New England

January, 2005
Regional Report

Avoid Damaging Plants with a Snowblower

When you are clearing your driveway with a snowblower this winter, direct the snow away from plants. Otherwise, the blowing ice crystals may damage the tender bark of young trees and shrubs. This isn't as much of a concern for plants wrapped with burlap.

Making a List and Checking it Twice

Start making your master list of varieties you'd like to grow next summer, then winnow the list down to a manageable size. Get your orders in as soon as possible so you don't miss out on choice seeds that are in short supply.

Inventory Seed-Starting Supplies

Now is a good time to take inventory of your supplies for seed starting. Check quantities of potting soil, containers, labels, etc. Sterilize any used containers with a 10 percent bleach solution (one part bleach to ten parts water).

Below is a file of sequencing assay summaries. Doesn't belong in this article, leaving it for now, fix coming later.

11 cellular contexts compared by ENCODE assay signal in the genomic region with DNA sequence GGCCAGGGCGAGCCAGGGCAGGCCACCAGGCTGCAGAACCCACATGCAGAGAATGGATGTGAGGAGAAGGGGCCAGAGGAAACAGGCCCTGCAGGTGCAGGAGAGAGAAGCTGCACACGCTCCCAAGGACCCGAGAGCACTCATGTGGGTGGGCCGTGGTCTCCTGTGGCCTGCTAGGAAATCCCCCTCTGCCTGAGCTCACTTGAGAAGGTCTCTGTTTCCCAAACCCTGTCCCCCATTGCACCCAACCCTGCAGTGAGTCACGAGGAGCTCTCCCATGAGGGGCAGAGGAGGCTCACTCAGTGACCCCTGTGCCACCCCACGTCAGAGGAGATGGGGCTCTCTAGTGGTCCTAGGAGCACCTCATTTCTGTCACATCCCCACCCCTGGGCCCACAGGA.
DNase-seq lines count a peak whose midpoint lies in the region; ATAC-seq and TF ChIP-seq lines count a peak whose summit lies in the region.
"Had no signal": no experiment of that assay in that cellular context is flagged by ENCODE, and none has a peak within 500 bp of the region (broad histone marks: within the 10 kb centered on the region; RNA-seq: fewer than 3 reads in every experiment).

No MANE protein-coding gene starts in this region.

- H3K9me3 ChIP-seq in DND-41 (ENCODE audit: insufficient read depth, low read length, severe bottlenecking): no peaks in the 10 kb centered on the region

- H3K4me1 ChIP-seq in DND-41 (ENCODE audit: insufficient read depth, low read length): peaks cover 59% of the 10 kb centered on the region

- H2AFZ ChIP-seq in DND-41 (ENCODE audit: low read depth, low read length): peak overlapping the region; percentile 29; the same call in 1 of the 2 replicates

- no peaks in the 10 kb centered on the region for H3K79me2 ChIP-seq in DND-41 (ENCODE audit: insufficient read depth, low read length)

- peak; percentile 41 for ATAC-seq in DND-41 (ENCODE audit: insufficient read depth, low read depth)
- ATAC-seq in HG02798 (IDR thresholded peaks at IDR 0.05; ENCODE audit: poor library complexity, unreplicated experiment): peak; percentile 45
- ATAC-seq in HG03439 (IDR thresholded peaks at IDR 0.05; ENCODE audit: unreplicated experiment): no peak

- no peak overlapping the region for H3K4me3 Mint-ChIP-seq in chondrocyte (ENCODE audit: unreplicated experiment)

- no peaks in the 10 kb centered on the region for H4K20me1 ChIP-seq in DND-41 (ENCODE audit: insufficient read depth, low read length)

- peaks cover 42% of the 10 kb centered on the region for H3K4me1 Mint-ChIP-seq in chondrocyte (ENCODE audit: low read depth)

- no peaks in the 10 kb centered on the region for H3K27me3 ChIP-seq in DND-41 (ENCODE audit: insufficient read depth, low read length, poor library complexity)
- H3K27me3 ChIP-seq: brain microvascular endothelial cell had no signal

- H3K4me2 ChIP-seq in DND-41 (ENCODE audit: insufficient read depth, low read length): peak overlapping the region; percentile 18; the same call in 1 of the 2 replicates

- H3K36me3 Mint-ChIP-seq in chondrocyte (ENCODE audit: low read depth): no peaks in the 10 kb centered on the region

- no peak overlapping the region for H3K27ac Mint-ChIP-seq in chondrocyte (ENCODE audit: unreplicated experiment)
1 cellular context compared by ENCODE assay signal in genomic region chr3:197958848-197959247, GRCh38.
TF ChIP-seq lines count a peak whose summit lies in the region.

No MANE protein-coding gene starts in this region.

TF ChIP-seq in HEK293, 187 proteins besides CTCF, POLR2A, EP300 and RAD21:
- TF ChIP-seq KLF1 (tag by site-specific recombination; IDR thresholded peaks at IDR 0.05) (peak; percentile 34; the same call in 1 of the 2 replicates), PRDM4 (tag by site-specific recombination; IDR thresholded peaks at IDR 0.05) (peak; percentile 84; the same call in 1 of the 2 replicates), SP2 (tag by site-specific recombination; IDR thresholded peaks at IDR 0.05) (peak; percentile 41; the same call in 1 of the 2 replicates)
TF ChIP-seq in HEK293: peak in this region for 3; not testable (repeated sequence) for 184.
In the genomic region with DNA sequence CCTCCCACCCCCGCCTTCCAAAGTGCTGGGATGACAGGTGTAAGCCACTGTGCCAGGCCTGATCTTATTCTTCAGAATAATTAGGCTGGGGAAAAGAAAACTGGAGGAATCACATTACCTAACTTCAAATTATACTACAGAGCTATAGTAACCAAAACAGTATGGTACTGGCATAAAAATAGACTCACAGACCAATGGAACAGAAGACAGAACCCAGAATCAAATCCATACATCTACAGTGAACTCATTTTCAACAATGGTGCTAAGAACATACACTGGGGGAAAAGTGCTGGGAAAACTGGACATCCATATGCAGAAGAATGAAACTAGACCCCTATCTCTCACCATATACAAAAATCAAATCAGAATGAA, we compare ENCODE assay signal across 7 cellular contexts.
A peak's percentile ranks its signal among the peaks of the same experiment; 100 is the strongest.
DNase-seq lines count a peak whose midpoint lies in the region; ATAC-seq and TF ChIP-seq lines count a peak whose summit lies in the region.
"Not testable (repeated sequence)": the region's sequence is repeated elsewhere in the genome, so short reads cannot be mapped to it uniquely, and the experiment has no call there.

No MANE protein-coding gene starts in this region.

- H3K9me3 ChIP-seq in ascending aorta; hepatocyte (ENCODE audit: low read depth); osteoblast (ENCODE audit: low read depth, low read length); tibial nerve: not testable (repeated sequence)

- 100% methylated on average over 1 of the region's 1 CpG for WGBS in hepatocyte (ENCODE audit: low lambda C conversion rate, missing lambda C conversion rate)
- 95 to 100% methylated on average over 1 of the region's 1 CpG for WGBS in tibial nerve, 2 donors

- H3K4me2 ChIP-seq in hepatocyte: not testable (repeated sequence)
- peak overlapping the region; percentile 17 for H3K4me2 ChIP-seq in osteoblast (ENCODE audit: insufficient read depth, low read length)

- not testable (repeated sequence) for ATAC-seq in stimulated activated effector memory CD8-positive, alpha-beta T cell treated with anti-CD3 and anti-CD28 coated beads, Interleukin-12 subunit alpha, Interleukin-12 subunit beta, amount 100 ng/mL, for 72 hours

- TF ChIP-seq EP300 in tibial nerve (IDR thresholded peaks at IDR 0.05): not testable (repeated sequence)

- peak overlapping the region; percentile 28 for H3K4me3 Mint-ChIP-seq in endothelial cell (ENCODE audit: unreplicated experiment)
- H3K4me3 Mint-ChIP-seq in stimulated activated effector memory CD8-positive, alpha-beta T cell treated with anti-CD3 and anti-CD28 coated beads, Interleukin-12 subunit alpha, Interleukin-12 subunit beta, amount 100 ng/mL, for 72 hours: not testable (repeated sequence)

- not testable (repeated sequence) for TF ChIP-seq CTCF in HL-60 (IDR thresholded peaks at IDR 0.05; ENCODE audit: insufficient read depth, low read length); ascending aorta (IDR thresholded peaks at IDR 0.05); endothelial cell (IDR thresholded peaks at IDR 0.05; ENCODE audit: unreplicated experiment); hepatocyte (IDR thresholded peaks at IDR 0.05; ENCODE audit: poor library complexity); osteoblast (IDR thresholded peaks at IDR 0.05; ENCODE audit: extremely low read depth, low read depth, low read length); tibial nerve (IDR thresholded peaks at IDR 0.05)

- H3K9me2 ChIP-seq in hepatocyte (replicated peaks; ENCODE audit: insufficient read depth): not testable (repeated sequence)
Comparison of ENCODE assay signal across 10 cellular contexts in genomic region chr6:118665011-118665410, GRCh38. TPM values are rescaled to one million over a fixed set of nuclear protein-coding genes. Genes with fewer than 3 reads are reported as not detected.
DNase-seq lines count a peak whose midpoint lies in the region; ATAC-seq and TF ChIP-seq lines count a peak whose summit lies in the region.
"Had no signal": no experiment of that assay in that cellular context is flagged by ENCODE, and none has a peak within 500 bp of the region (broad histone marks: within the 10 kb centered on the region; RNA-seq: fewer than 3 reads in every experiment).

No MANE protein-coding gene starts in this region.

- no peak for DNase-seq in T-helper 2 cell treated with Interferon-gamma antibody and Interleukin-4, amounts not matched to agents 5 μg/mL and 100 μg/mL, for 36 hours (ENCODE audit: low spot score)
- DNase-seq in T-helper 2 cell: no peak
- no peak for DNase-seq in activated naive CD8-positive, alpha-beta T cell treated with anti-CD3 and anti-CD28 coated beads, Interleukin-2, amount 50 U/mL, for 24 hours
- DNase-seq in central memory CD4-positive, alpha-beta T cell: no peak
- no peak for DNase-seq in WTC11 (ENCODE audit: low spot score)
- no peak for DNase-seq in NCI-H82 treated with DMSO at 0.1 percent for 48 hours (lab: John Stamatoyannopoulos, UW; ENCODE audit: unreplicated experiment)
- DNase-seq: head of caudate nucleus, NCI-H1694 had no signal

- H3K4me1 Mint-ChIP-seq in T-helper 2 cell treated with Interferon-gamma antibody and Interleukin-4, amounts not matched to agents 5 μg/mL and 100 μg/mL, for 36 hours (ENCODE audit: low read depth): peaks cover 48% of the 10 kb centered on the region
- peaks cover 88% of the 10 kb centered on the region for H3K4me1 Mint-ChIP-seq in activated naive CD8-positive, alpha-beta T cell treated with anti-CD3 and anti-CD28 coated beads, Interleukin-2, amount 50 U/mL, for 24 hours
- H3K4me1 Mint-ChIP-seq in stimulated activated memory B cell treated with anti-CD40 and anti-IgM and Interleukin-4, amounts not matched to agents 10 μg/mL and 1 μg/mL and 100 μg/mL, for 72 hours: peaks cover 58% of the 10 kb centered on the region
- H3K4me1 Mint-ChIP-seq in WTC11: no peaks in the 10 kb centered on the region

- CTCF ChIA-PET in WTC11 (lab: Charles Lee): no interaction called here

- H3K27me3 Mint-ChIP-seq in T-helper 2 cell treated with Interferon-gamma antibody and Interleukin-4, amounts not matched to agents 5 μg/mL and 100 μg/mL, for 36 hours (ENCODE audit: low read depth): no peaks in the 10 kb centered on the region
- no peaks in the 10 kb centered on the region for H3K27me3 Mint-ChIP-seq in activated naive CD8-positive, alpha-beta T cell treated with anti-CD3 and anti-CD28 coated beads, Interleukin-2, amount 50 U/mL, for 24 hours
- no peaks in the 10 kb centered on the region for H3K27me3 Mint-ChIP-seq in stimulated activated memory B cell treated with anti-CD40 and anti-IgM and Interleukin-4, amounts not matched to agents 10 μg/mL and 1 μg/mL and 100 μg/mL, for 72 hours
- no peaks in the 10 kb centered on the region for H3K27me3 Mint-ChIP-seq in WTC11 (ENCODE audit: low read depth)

Control Fungus Gnats

If you\'ve noticed tiny black flies that look like fruit flies around your indoor plants, they are probably fungus gnats. Though annoying when they flit about, the 1/8-inch-long adult insects are harmless. Their tiny, worm-like larvae feed on organic matter in moist soil, which can include plant roots. To control them, allow the soil to dry out between waterings, use sticky traps, or drench soil with a biological control, such as Gnatrol.

Recycle Holiday Greens in the Garden

When you\'re finished with holiday evergreen boughs, use them to mulch tender perennials and shrubs. They make a lightweight but insulating layer that helps protect plants from alternating temperatures like our typical January thaw followed by a deep freeze.

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